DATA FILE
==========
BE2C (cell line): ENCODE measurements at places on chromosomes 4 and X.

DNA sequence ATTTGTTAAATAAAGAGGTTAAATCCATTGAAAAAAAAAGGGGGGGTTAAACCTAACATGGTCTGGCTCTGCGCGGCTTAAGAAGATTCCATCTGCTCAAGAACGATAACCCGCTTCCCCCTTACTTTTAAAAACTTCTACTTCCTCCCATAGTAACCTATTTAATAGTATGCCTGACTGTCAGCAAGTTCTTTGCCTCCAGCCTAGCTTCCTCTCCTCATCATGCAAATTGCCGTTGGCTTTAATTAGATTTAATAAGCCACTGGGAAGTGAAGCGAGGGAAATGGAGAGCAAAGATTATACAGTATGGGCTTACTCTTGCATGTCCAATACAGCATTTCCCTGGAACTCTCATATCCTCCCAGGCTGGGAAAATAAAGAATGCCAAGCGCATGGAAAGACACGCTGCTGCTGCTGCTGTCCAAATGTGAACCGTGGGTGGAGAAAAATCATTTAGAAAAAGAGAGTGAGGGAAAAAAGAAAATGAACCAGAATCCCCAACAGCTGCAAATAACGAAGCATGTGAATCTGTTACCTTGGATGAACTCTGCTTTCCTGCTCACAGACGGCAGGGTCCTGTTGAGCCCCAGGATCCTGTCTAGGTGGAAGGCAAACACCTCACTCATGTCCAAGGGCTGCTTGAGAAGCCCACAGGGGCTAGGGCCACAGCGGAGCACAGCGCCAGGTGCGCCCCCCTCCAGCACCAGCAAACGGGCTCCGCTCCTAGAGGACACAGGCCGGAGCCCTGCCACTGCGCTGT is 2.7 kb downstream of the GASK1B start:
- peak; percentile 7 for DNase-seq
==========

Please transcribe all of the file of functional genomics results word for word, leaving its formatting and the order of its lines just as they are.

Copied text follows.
BE2C (cell line): ENCODE measurements at places on chromosomes 4 and X.

DNA sequence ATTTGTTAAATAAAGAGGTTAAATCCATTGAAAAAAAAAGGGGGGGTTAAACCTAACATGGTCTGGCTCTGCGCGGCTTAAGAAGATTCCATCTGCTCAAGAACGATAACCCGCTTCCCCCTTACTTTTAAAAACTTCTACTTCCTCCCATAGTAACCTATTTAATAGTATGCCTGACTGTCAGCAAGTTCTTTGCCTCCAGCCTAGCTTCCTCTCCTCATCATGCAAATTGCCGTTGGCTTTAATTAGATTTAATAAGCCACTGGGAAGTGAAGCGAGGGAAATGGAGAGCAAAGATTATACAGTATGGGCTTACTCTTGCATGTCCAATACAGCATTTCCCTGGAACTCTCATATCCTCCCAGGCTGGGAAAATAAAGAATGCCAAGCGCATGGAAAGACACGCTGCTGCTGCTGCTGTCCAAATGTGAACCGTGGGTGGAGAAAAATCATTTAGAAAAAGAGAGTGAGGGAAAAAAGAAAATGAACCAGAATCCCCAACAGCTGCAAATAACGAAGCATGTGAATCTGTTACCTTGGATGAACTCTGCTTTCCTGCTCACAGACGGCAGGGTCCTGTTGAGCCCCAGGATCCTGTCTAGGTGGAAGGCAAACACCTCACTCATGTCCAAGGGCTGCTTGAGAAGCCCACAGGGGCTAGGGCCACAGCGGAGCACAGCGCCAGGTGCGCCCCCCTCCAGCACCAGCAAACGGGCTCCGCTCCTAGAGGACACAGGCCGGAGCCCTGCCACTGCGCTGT is 2.7 kb downstream of the GASK1B start:
- peak; percentile 7 for DNase-seq